Architecture of the Cloud: Virtualization Takes Command

SMArchS Thesis: History, Theory and Criticism, Spring 2013

A single manageable architecture of the Cloud has been one of the most important social and technical changes of the 21st century. Cloud computing, our newest public utility is an attempt to confront and control cultural risk, it has rendered the environment of our exchanges calculable, manageable, seemingly predictable, and most importantly as a new form of capital.

Cloud computing in its most basic terms is the system of virtualization of data storage and program access into an instantaneous service utility. The transformation of computing into a service industry is one of the key changes of the Information Age, and its logic is tied to the highly guarded mechanisms of a black box, an architecture machine, or more commonly known as the data center.
In 2008, on a day with without the usual fanfare or barrage of academic manifestoes, grand claims of paradigm shifts, virtualization quietly took command. A seemingly simple moment where a cloud, the Cloud, emerged as a new form of managerial space that tied a large system of users to the hidden mechanisms of large scaled factories of information, a network of data centers.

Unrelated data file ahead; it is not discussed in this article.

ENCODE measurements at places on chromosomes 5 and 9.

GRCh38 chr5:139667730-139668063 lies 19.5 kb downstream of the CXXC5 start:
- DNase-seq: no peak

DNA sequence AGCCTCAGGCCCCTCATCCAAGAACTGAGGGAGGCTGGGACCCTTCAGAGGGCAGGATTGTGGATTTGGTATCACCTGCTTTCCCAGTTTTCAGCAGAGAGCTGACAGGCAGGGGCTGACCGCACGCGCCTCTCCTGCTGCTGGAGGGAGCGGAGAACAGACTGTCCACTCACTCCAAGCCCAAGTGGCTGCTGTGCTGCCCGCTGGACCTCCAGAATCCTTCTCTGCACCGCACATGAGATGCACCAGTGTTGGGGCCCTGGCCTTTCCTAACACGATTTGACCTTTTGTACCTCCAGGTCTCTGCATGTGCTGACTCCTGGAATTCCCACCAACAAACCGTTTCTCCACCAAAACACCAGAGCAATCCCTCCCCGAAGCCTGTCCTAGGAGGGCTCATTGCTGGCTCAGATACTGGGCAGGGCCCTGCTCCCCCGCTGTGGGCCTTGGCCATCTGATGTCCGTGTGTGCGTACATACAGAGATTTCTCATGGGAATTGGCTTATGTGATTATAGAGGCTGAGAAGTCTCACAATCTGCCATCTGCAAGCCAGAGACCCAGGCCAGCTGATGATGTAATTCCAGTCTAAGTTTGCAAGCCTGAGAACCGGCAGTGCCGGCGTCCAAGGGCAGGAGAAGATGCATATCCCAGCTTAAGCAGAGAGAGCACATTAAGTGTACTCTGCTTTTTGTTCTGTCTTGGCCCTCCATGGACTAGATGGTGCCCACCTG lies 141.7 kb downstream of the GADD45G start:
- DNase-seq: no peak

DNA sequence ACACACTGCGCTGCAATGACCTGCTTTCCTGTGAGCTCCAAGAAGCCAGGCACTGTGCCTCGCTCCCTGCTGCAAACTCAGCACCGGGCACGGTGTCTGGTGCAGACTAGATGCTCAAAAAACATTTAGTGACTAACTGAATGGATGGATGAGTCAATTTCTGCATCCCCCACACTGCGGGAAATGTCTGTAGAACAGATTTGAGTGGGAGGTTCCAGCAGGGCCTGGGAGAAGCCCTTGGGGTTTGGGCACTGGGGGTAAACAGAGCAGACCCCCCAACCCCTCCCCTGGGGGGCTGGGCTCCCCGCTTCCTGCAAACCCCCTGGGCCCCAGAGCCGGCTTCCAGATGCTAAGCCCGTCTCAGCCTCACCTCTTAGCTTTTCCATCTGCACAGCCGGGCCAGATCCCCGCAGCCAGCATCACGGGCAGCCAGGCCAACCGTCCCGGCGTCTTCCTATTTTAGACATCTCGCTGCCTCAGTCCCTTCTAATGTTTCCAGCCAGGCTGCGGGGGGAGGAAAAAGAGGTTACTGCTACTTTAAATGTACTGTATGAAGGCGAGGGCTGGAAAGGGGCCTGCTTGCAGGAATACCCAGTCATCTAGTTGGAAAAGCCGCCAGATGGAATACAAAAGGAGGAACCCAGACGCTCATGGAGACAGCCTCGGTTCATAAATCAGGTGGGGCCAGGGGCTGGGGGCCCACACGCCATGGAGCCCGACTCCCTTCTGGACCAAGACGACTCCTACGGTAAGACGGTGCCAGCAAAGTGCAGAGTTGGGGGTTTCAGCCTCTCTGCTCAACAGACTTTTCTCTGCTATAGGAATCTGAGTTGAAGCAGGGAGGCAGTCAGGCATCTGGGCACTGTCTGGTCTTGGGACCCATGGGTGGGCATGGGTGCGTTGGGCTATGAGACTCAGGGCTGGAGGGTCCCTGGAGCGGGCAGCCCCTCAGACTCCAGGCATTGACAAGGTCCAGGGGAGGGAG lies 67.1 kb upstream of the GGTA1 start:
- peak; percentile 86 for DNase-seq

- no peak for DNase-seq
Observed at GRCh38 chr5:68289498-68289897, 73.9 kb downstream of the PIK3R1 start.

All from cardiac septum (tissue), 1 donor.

The project positions the Cloud and the data center into the architectural discourse, both historically and materially, through an analysis of its relationship to an emergent digital sublime and how it is managed, controlled and propelled through the obscure typologies of its architecture and images.

The study of the Cloud and the data center through the notion of the sublime, and the organizational structures of typology we can more critically assess architecture’s relationship to this new phase of the Information Age.

Image (first):  June 6th, 2011 Debut of iCloud, Steve Jobs